Having said all this, I must immediately add that the climate negotiations have thus far failed, as decisively witnessed by the steadily rising atmospheric carbon-dioxide concentration. COP skeptics are quite right about this. But in their failure the international negotiations are hardly alone. Domestic climate action has had many victories, but it has hardly put us on a path to deep and rapid decarbonization. Nor has the green technology revolution brought planetary emissions into a peak-and-decline pathway. Nor—and this is not easy to say—have the world’s direct action and climate justice movements filled the gaps. Politically, they may be everything, but they too have failed to stop the warming.
One key point: the COP28 text does not simply call for transitioning away from fossil fuels but rather stipulates that this transition must be “just, orderly, and equitable,” a much more challenging prospect. This led Sivan Kartha, a climate equity specialist at the Stockholm Environment Institute, to add that the “deepest fissure” in Dubai was between those who simply want a rapid fossil phase out and those who insist that, to have any hope of success, such a phase out must be fair.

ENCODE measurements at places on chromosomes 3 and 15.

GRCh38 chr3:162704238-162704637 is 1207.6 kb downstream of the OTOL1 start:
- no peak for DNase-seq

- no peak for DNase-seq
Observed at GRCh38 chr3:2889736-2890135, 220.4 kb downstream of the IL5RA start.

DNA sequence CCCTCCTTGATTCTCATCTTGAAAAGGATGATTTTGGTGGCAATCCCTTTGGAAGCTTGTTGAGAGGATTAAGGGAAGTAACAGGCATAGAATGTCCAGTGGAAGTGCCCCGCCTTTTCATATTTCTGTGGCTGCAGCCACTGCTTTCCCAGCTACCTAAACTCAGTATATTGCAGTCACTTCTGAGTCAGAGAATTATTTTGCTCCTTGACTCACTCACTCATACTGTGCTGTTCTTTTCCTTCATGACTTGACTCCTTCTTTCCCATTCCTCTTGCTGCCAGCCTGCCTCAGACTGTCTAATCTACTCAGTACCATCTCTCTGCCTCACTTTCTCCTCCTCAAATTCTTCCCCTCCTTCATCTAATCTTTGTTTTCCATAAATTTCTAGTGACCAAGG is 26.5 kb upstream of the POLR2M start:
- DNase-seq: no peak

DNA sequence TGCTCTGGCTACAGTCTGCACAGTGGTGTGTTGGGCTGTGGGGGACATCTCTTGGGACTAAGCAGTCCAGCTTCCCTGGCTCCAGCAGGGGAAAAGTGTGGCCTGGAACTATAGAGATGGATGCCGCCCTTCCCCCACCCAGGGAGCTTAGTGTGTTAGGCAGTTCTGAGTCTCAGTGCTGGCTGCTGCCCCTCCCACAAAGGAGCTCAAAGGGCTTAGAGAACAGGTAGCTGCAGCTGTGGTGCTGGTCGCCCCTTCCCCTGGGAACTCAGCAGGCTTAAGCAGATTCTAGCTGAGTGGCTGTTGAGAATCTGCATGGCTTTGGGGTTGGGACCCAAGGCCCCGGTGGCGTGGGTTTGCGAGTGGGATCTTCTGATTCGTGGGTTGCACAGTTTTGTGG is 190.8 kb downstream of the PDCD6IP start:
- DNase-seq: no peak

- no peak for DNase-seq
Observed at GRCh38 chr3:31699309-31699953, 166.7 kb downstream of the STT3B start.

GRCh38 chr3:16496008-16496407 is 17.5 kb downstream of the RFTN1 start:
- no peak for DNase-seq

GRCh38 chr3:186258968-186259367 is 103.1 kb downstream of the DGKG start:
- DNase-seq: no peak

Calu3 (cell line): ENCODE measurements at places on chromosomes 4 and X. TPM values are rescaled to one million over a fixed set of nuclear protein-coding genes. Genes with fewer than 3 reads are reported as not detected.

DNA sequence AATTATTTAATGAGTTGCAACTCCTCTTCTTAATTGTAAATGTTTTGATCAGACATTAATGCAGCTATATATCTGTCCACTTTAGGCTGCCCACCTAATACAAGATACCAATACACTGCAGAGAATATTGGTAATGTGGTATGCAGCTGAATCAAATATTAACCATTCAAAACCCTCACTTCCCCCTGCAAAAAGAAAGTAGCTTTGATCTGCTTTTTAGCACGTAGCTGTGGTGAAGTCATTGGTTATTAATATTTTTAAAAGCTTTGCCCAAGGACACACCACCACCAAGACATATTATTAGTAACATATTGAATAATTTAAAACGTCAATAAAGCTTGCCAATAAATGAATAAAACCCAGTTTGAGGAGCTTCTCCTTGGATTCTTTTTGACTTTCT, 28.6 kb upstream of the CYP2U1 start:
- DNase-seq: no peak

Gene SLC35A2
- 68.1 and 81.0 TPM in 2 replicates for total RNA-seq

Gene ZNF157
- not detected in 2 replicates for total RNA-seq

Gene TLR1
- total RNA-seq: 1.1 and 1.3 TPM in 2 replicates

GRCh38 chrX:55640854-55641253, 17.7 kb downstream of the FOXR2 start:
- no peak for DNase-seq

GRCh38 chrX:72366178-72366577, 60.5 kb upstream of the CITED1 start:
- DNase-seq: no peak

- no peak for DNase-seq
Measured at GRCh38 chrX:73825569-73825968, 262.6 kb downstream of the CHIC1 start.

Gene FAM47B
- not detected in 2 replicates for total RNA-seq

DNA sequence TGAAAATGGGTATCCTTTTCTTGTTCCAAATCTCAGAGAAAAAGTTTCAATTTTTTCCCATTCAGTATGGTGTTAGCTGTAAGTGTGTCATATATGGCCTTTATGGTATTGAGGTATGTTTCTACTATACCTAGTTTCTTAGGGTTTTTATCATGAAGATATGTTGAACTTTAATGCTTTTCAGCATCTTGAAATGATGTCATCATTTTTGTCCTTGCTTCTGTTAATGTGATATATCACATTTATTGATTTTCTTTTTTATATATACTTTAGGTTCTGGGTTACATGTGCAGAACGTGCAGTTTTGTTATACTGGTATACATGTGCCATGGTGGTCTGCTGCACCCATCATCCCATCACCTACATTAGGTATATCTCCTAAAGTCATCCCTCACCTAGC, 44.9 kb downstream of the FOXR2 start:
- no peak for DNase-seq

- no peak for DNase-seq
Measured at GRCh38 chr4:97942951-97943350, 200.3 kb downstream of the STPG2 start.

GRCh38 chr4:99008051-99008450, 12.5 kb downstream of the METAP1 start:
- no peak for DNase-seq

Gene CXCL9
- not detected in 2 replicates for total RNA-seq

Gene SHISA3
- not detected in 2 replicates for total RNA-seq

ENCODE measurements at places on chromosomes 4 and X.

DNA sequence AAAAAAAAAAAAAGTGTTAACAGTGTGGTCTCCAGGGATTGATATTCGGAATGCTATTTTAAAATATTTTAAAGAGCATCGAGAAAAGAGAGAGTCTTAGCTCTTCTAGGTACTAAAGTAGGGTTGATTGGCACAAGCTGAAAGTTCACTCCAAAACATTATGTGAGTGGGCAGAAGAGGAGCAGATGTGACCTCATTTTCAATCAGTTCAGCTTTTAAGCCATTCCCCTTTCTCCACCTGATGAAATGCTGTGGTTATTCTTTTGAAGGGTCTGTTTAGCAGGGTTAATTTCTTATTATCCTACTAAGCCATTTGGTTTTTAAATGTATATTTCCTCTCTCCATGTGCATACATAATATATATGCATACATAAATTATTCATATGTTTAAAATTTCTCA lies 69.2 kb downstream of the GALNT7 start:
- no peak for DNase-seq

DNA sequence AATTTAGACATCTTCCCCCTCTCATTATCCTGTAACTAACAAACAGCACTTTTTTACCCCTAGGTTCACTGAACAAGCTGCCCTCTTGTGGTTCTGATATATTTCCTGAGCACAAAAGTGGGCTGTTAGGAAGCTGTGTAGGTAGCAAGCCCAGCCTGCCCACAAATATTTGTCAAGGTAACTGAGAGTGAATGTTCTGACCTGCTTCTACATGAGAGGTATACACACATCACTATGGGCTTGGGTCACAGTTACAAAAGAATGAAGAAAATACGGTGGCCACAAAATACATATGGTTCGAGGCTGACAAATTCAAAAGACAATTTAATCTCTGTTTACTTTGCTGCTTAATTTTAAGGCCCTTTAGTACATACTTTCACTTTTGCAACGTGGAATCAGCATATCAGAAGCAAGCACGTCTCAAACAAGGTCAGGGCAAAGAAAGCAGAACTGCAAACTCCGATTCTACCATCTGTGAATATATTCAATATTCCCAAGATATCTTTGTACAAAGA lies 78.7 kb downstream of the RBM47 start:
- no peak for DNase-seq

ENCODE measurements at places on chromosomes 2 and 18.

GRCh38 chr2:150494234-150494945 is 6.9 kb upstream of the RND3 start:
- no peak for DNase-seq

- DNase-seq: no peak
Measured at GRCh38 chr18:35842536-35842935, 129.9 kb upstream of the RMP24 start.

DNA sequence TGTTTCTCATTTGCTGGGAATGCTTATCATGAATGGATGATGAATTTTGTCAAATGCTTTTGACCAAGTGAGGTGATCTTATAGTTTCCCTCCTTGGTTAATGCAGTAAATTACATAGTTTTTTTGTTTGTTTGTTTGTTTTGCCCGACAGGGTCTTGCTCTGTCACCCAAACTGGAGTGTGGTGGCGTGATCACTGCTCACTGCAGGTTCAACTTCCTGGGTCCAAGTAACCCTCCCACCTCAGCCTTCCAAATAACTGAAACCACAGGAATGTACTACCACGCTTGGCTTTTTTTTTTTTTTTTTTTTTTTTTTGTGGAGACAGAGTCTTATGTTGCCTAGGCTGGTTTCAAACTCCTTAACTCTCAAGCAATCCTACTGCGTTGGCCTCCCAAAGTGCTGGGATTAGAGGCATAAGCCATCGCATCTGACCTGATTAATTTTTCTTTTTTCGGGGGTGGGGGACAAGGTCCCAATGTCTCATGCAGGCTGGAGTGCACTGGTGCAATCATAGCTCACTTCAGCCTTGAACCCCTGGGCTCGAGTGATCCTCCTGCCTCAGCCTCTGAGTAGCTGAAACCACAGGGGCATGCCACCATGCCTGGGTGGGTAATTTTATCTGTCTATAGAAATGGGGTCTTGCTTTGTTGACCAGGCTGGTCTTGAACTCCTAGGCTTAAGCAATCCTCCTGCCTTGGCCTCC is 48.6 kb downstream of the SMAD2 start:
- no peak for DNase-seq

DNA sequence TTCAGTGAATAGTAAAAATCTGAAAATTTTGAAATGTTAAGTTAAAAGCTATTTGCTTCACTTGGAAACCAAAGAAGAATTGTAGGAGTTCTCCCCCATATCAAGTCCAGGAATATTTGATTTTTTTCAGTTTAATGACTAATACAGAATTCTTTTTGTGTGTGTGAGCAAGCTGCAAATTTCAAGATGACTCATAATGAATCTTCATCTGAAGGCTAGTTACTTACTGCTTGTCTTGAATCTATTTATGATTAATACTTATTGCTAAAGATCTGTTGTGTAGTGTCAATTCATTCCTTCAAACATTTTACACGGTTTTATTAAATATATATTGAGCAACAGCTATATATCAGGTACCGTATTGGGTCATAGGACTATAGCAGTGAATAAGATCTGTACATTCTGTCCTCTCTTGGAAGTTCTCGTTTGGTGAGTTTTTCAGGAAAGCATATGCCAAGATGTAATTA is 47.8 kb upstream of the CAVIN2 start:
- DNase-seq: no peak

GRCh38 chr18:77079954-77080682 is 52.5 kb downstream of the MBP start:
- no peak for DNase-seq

Many of us agree—but what does such fairness imply?
Embracing “Climate Emergency”
It has become fashionable, yet again, to argue that terms like “climate emergency” are dangerously demoralizing. Perhaps they are. Unfortunately, they are also accurate. We really do have to aim for net-zero emission by 2050, and that means facing political-economic challenges that are difficult to exaggerate. As are those posed by the closely related 1.5°C temperature goal.
There are lots of voices telling us that 1.5°C is no longer achievable, but this is not quite true. Rather, 1.5°C remains achievable, but only via “overshoot and decline” pathways in which, sometime after the warming grinds past 1.5°C, we manage to claw it back down. Will we achieve such a mobilization, or at least avoid catastrophe? This is the real question.
We are going to go into 1.5°C overshoot soon. As we do, even if we assume we’ll be able to draw the temperature back down, we can’t know how extreme the overshoot will be, or how long it will last. Some people, Marxist climate hawk Andreas Malm among them, do not think we’ll be able to pull off the necessary drawdown (“I’m not an optimist about the human project”), though he agrees that it is technically possible.